Top cops reluctant to share bank records for wives

March 5, 2014 3:56 pm
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Kenya Airports Authority General Manager in charge of safety and security Eric Kiraithe and Francis Njiru of the CID who are among over 30 officers vetted, were tasked to explain why they ignored the requirement/FILE
Kenya Airports Authority General Manager in charge of safety and security Eric Kiraithe and Francis Njiru of the CID who are among over 30 officers vetted, were tasked to explain why they ignored the requirement/FILE
NAIROBI, Kenya, Mar 5 – Two senior police officers who appeared before the vetting panel were hard pressed to explain why they had excluded banking records for their wives.

Kenya Airports Authority General Manager in charge of safety and security Eric Kiraithe and Francis Njiru of the CID who are among over 30 officers vetted, were tasked to explain why they ignored the requirement.

Financial probity being one of the vetting standards, the panel pursued them requiring an explanation. Kiraithe was categorical that he did not want to discuss ‘domestic issues’ in the media.

Commissioner Mohammed Murshid who was leading the panel even asked him “Are you familiar with the declaration of income and asset and what it aims? Does it include details about spouses?”

Ironically he was familiar with the declaration and its aim. “I am familiar with the declaration of income and asset and its aim is to test integrity.”

“I am not comfortable discussing domestic issues in the media,” he said. “I have been married for two decades and I have never seen it (wife’s bank statement) and I don’t intend to start doing so.”

He however explained that his wife was willing to give the details, but added; “each family has its own standard.”

Murshid posed, “So we need to apply different standards to different people depending on the standard of their family and not of the public officers?”

Kiraithe however defended his argument saying, “chairman you want to get into domestic issues which I will be uncomfortable discussing on camera. My wife is an independent person and I respect her independence.”

Asked why he did not provide his wife’s bank statement, Njiru said: “My wife doesn’t work. She has only animals with her, she grows her maize…and I don’t know how she gets her money.”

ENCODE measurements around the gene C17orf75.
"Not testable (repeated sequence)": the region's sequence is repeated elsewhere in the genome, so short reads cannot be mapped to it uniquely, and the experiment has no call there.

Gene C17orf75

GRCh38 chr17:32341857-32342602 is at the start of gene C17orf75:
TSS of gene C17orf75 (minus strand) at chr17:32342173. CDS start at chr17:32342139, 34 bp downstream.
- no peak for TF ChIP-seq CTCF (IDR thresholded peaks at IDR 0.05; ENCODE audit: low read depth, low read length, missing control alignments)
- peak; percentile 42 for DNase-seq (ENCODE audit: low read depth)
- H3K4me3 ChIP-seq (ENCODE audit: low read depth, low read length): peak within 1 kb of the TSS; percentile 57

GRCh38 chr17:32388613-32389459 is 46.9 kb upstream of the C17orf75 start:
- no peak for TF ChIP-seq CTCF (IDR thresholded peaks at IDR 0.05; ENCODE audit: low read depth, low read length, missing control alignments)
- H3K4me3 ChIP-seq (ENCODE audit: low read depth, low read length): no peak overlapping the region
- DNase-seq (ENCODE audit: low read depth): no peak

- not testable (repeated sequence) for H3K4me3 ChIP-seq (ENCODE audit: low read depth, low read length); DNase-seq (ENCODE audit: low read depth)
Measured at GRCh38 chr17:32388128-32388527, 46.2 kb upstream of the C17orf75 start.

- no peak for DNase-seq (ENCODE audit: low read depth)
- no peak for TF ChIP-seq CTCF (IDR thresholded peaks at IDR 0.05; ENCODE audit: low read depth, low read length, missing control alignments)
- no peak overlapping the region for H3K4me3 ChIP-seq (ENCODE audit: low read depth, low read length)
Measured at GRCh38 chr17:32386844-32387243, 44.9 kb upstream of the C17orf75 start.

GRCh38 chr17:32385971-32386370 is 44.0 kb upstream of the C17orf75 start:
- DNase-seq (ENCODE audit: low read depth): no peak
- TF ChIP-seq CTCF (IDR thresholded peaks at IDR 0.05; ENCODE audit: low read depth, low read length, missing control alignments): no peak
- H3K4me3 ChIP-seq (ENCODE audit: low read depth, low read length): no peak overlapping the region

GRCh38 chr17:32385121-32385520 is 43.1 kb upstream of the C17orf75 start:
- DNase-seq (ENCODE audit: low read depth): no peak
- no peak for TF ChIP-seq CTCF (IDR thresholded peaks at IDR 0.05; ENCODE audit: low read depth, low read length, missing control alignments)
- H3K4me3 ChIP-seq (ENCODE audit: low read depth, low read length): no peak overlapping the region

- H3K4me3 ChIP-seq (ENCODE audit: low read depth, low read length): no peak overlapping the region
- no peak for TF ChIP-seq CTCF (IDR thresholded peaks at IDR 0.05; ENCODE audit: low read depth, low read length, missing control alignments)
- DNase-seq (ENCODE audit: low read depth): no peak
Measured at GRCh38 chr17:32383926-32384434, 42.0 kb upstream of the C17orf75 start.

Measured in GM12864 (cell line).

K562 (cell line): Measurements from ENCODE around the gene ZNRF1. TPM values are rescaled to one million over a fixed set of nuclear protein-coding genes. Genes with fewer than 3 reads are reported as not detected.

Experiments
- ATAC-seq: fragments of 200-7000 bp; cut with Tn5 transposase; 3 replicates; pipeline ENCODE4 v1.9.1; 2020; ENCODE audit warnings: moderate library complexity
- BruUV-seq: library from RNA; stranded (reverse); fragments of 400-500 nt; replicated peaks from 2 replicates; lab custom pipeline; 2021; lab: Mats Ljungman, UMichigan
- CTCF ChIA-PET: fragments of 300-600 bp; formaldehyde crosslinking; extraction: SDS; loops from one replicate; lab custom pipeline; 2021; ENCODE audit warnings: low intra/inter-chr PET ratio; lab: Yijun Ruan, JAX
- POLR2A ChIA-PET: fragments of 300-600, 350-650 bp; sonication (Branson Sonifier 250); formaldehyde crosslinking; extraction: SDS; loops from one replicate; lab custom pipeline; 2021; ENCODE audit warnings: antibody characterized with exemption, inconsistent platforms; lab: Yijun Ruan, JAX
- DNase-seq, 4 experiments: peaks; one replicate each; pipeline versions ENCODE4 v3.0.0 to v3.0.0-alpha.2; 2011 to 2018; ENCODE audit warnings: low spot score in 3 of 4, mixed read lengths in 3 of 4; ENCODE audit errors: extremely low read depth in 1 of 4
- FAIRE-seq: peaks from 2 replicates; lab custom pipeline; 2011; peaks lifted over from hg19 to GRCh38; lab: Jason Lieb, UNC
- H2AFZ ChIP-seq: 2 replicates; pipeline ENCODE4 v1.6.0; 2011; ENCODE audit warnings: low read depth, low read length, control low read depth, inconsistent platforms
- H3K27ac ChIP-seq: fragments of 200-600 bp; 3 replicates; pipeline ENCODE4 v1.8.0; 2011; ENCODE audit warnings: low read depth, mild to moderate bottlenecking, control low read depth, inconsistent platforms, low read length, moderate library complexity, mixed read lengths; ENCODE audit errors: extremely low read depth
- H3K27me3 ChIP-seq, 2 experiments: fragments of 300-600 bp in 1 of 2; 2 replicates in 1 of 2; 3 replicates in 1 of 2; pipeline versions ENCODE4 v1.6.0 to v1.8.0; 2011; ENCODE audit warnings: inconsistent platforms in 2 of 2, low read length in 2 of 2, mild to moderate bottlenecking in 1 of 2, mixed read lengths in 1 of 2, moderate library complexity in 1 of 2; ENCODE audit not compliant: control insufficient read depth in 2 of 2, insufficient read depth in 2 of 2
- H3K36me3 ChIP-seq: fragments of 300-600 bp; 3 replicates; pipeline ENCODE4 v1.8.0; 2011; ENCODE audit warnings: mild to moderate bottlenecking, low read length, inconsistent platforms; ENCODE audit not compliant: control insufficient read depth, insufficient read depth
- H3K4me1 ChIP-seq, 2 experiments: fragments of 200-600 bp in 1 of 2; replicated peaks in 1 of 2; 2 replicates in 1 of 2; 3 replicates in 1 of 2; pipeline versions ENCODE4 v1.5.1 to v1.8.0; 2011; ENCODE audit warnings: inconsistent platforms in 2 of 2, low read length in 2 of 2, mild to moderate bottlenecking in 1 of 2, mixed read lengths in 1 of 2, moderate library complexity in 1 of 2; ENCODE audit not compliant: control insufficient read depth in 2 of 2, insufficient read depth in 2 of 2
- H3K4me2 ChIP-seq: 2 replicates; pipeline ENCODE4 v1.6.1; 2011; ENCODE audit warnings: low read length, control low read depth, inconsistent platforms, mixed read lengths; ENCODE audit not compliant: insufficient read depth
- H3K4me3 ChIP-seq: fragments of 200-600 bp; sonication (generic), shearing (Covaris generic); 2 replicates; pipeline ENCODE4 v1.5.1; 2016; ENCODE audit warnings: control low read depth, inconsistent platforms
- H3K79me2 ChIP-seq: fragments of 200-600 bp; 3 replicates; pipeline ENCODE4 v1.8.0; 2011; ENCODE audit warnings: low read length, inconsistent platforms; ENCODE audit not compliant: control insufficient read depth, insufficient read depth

He said even after she asked for her statement, “she did not give it and I had asked her.”

Murshid consistently asked whether his wife had a bank account, but Njiru said he was not sure.

He said his wife had only three cows besides farming. “I don’t know what she has, the coffee (plantation) is mine but I don’t care about her bananas and the maize.”

Kiraithe was also put to task to explain the role he played when he served as the spokesman of police to enhance public-police relationships.

While admitting the relations are still poor, he said professionalism within the service will enhance the connection.

“Legitimacy of a police service like any other public service must come from the public,” he said while explaining instances during his tenure that either promoted the service or painted it in bad light.

He attributed this to lack of consistency of what is being relayed to the public.

One of the incidents, he said was a shooting incidence in Kisumu where, “some people in this country… and I think that is behind us, wanted to re-position it as something else to incite something else and they said a police constable known as Njeru did the shooting.”

He said after investigation, the implication of the constable was manipulation of facts which he explained in public.

“Unless the service delivery level changes in a revolutionary way, and I hope the commission is really on this matter, we have a long way to go; because we really don’t have a lot of trust in a cook who is not putting meals on the table,” he pointed out.

To avert a fire outbreak like the one which occurred at the Jomo Kenyatta International Airport which happened under his watch he said, “it was a huge lesson…I have never felt so helpless in my life. I was there on time (but) I could not do anything.”

Going forward, he said the country needs to have a well structured crisis management department. He said the country also needs to invest more in its level of preparedness in case of similar or other emergencies.

In his opening statement, Kiraithe had said he was unhappy how previous vetting was covered saying he didn’t expect to find journalists because, “I thought it is very necessary I have a conversation with the commission as my employer.”

“The last time I appeared before you in an interview as a commissioner of police, I left very unhappy and I have not been happy to date… a lot of malicious false information was published against me,” he said.

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